Slump sale is a transfer of one or more business undertakings for a lump sum consideration, without assigning individual values to each asset and liability which is to be transferred. In this article, we discuss the way in which a slump sale is performed.
Elements of Slump Sale
The following elements constitute a slump sale:
- Sale of an undertaking
- Business is sold on a going concern basis
- Assets and liabilities are transferred to buyers
- A lump-sum amount is paid as consideration
Slump sale is intended to accomplish the following purposes:
- To enhance the performance of the business
- To focus and purge negative synergy
- To achieve tax and regulatory benefits
What Qualifies a Slump Sale?
The below-listed conditions qualify a slump sale:
- It must involve one or more undertakings.
- A transfer must be the result of a sale.
- Sales must occur for consideration.
- The value must not be assigned to individual assets or liabilities.
Taxability Under the Income Tax Act
- Gains derived from the transfer of the undertaking under this type of sales method is taxable. Any gain derived from the slump sale in the previous year is taxed as capital gains arising from the transfer. If the undertaking is owned for 36 months or less, then such an asset is called a short-term capital asset. In case of businesses held for more than 36 months, the asset would be termed a long-term capital asset and long-term capital gains would be applicable.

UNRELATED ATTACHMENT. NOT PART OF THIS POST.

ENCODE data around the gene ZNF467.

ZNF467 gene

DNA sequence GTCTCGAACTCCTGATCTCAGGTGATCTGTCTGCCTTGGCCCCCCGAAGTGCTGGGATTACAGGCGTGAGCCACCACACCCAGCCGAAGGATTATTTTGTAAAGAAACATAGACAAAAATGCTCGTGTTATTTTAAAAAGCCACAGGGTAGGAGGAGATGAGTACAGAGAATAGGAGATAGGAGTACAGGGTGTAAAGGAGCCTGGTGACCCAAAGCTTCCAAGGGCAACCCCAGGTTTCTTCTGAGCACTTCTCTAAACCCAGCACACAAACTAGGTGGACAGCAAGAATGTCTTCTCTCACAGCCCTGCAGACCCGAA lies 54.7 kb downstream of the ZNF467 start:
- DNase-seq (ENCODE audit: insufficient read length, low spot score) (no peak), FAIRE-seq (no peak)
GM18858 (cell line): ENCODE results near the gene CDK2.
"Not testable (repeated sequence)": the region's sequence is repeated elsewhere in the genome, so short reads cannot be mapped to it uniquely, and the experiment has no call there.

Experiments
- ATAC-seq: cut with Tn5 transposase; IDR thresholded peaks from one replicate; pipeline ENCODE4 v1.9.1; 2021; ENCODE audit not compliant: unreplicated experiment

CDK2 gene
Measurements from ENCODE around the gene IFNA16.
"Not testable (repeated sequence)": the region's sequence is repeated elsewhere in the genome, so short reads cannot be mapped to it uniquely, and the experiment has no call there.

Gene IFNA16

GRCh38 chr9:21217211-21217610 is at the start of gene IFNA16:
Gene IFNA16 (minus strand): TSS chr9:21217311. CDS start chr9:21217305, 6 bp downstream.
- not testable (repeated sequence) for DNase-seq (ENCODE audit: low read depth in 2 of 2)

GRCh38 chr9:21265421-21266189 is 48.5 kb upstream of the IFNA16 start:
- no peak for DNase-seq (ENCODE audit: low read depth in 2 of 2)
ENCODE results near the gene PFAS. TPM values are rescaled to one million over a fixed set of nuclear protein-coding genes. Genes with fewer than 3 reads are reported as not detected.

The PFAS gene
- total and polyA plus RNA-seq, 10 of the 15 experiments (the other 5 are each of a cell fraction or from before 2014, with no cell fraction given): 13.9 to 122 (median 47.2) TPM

- The profit earned from the sale is taxed under capital gain and it will be considered as the income from the previous year’s transfer. The undertaking which is transferred would be considered as a capital asset. There is no distinction between depreciable assets, non-depreciable assets and stock for the purpose of calculating the tax. The entire income gained from the sale is considered as a capital gain arising from the single transaction.
- Thus capital gain arising from the sale is calculated based on the difference between sale consideration and the net worth of the undertaking. Net worth is considered to be the cost of the transfer and cost of the benefit. Net Worth is the difference between the aggregate value of the total assets of the undertaking and the value of its liabilities as it appears in the books of the account. The aggregate value of total assets is the sum total of the written value of the assets if it involves depreciation of an asset and the book value of other assets.